Giving your flies the right movement can make the difference between a good and a bad day on the water when you are fly fishing.


Trout and other fish are very good at imitating the way their prey moves naturally. If you move your flies in the same way, you can get more strikes and catch more fish.


Every fly angler choosing subtle/exaggerated movements needs to know when and how to apply them. It’s a skill they need.


Subtle Movements


When fish are feeding selectively or during delicate hatches, subtle movements are needed.


Trout can be incredibly wary of unnatural movements. A fly that drifts too unnaturally or twitches erratically may be rejected outright.


These situations are made for subtle movements mimicking natural insect or batfish behavior.


Technique: use the rod tip for gentle twitches or pulsations to your fly as it drifts downstream. This can make it look like an emerging insect or a mayfly on the surface that is hurt. Short, gentle line strips can attract nymphs and streamers with aquatic movements that resemble life.


Exaggerated Movements


In selective feeding situations, small movements are often best. But exaggerated movements can set off aggressive strikes.


This is true when fishing for bass or pike, which are predators, or when you want to catch trout that are eating baitfish or bigger aquatic insects.


Technique: using large, aggressive strips to make a lot of noise in the water or randomly stripping streamers to make them look like a baitfish running away. For dry flies, techniques like the “Leisenring lift” can create a splashy, attention-grabbing disturbance on the surface.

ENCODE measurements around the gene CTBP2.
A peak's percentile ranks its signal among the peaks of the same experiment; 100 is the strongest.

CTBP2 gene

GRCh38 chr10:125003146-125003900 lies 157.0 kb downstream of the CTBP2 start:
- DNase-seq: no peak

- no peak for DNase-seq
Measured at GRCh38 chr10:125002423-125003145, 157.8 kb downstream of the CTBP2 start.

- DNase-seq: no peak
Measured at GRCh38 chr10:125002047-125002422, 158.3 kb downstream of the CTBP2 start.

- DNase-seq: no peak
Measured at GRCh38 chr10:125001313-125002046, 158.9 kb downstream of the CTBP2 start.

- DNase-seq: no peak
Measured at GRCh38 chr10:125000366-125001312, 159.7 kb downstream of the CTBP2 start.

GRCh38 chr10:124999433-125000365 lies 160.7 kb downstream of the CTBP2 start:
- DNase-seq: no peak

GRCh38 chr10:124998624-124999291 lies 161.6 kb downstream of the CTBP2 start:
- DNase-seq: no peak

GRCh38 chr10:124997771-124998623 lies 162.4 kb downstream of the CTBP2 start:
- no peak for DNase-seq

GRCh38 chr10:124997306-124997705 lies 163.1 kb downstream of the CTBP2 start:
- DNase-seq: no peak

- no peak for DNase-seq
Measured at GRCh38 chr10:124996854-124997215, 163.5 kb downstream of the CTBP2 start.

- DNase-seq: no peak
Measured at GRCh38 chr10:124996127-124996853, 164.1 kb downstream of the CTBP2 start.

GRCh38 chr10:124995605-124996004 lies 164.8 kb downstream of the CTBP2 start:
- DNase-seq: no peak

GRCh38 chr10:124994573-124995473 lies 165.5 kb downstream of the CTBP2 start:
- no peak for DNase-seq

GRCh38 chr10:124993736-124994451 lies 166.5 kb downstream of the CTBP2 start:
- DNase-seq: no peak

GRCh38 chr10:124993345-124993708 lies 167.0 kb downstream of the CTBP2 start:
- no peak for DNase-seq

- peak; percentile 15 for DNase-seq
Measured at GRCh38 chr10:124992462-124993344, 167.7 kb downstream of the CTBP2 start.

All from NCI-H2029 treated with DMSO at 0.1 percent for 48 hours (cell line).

These movements can look like a baitfish that is struggling or hurt. This makes fish nearby want to eat it. Streamers can be stripped aggressively, with sudden stops and starts, or jigged vertically to create a darting, fleeing motion.


In low light conditions or when the water moves quickly, fish may rely more on vibrations and changes in the water to find food, and a fly that is moving quickly can be found and attacked more easily.


Matching Movements to Water Conditions


How well small or big movements work usually depends on the conditions of the water where you are fishing. In general, small movements work better in slower, clearer water, where fish have more time to look at and judge possible prey.


Fish may rely more on aggressive strikes when the water is moving quickly and turbidly, giving them less time to look at their prey. This is why big movements may work better in those conditions.


The type of movement that works best can also depend on the time of year and the hatches or baitfish that are present.


For example, during a delicate mayfly hatch – small movements that look like the real insects may be needed. When baitfish are more common – big movements that look like a baitfish is struggling or running away may work instead.


Experimenting and Observing


Experimenting and watching are the best ways to learn how to make your flies move. Pay close attention to how the bugs or baitfish in the water you are fishing move, and try to make your flies move in the same way. Fish are unpredictable, so do not be afraid to try out different methods and levels of movement. One day’s strategy may not work on the next.


Also, pay attention to the water conditions and how the fish are eating. If small movements do not get you hits, try making the movement bigger or making more noise in the water. But if big movements are scaring the fish, scale back to more subtle ones.


For more information, visit